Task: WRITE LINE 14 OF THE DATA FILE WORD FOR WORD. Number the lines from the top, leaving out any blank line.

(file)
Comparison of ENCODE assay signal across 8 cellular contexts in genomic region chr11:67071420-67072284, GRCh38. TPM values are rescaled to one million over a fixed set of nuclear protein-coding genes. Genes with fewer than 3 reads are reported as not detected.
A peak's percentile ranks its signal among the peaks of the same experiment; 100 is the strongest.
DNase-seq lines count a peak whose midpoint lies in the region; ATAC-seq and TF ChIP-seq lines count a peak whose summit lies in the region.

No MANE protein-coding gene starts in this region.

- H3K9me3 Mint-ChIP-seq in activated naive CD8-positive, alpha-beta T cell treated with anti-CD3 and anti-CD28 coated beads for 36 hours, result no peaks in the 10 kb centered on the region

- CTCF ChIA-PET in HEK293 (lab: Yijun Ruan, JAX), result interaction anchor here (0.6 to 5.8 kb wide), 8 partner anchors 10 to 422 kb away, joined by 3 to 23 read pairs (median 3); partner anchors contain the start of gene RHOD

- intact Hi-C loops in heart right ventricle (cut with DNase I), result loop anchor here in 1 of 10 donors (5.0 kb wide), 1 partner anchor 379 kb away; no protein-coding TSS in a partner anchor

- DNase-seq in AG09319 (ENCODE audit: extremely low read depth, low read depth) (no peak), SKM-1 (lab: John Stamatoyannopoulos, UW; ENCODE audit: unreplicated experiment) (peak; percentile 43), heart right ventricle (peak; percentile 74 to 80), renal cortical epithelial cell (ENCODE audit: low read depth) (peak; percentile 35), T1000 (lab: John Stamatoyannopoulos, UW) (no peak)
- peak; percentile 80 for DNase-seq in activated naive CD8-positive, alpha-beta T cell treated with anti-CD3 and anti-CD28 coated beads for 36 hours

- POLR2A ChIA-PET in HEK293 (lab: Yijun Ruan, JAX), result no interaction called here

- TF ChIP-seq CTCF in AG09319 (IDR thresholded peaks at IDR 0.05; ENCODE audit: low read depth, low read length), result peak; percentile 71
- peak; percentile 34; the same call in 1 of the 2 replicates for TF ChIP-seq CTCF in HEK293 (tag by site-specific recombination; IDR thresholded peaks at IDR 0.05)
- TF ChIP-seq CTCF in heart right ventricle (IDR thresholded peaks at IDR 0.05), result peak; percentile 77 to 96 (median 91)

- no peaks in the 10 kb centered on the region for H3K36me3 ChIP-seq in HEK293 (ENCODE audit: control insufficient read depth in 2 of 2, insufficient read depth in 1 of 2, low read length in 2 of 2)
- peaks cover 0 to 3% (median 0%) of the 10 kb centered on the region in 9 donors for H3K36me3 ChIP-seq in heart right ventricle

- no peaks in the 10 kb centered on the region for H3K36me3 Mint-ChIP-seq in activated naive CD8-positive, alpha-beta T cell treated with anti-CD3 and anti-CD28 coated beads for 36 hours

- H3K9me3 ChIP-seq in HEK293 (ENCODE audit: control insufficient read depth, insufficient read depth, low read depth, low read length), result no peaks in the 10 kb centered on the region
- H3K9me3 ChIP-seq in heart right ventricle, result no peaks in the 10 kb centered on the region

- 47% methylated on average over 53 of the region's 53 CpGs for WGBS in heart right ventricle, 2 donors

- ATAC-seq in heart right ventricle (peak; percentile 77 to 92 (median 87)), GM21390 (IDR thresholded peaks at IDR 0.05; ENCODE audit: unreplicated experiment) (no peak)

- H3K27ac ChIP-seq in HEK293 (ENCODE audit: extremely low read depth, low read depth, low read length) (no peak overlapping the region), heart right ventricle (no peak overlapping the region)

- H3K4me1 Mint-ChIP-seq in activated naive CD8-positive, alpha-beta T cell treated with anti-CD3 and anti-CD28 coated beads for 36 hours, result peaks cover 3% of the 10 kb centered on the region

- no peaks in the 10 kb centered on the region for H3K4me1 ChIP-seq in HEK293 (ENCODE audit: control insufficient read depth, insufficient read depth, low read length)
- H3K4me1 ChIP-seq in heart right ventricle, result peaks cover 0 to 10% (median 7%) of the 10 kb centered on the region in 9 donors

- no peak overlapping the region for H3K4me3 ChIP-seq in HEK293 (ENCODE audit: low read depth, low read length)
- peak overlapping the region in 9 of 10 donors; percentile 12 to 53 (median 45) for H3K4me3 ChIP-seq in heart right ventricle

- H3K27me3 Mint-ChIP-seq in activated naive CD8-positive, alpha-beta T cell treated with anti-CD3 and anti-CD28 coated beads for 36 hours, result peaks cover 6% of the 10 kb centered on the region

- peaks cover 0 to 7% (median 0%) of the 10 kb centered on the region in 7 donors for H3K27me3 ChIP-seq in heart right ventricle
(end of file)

- no peaks in the 10 kb centered on the region for H3K36me3 ChIP-seq in HEK293 (ENCODE audit: control insufficient read depth in 2 of 2, insufficient read depth in 1 of 2, low read length in 2 of 2)